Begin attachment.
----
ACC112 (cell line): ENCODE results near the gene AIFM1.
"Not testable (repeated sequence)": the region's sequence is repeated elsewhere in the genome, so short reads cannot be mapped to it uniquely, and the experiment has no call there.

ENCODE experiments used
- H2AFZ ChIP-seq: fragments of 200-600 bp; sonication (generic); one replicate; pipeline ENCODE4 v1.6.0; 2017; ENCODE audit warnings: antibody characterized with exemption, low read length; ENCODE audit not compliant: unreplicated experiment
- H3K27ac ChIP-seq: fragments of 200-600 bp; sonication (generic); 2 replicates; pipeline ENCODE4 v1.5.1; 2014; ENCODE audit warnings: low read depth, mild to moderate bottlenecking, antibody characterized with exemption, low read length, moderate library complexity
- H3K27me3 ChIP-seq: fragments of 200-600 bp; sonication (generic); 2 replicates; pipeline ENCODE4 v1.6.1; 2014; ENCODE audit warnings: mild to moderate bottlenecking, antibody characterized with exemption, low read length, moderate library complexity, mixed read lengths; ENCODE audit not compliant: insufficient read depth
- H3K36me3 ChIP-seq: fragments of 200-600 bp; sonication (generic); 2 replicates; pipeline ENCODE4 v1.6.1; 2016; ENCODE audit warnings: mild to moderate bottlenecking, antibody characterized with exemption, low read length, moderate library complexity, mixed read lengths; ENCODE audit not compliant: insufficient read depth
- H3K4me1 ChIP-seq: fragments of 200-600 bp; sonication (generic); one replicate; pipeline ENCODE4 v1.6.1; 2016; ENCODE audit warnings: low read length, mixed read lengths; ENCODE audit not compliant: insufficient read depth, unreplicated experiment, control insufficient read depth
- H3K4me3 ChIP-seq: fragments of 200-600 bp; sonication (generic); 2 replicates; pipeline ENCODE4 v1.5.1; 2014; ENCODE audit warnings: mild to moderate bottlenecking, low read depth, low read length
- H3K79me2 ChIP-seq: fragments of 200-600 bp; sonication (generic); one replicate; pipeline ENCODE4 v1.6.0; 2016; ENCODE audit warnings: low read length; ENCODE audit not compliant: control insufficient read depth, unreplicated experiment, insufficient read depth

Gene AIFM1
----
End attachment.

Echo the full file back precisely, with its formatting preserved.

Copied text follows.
ACC112 (cell line): ENCODE results near the gene AIFM1.
"Not testable (repeated sequence)": the region's sequence is repeated elsewhere in the genome, so short reads cannot be mapped to it uniquely, and the experiment has no call there.

ENCODE experiments used
- H2AFZ ChIP-seq: fragments of 200-600 bp; sonication (generic); one replicate; pipeline ENCODE4 v1.6.0; 2017; ENCODE audit warnings: antibody characterized with exemption, low read length; ENCODE audit not compliant: unreplicated experiment
- H3K27ac ChIP-seq: fragments of 200-600 bp; sonication (generic); 2 replicates; pipeline ENCODE4 v1.5.1; 2014; ENCODE audit warnings: low read depth, mild to moderate bottlenecking, antibody characterized with exemption, low read length, moderate library complexity
- H3K27me3 ChIP-seq: fragments of 200-600 bp; sonication (generic); 2 replicates; pipeline ENCODE4 v1.6.1; 2014; ENCODE audit warnings: mild to moderate bottlenecking, antibody characterized with exemption, low read length, moderate library complexity, mixed read lengths; ENCODE audit not compliant: insufficient read depth
- H3K36me3 ChIP-seq: fragments of 200-600 bp; sonication (generic); 2 replicates; pipeline ENCODE4 v1.6.1; 2016; ENCODE audit warnings: mild to moderate bottlenecking, antibody characterized with exemption, low read length, moderate library complexity, mixed read lengths; ENCODE audit not compliant: insufficient read depth
- H3K4me1 ChIP-seq: fragments of 200-600 bp; sonication (generic); one replicate; pipeline ENCODE4 v1.6.1; 2016; ENCODE audit warnings: low read length, mixed read lengths; ENCODE audit not compliant: insufficient read depth, unreplicated experiment, control insufficient read depth
- H3K4me3 ChIP-seq: fragments of 200-600 bp; sonication (generic); 2 replicates; pipeline ENCODE4 v1.5.1; 2014; ENCODE audit warnings: mild to moderate bottlenecking, low read depth, low read length
- H3K79me2 ChIP-seq: fragments of 200-600 bp; sonication (generic); one replicate; pipeline ENCODE4 v1.6.0; 2016; ENCODE audit warnings: low read length; ENCODE audit not compliant: control insufficient read depth, unreplicated experiment, insufficient read depth

Gene AIFM1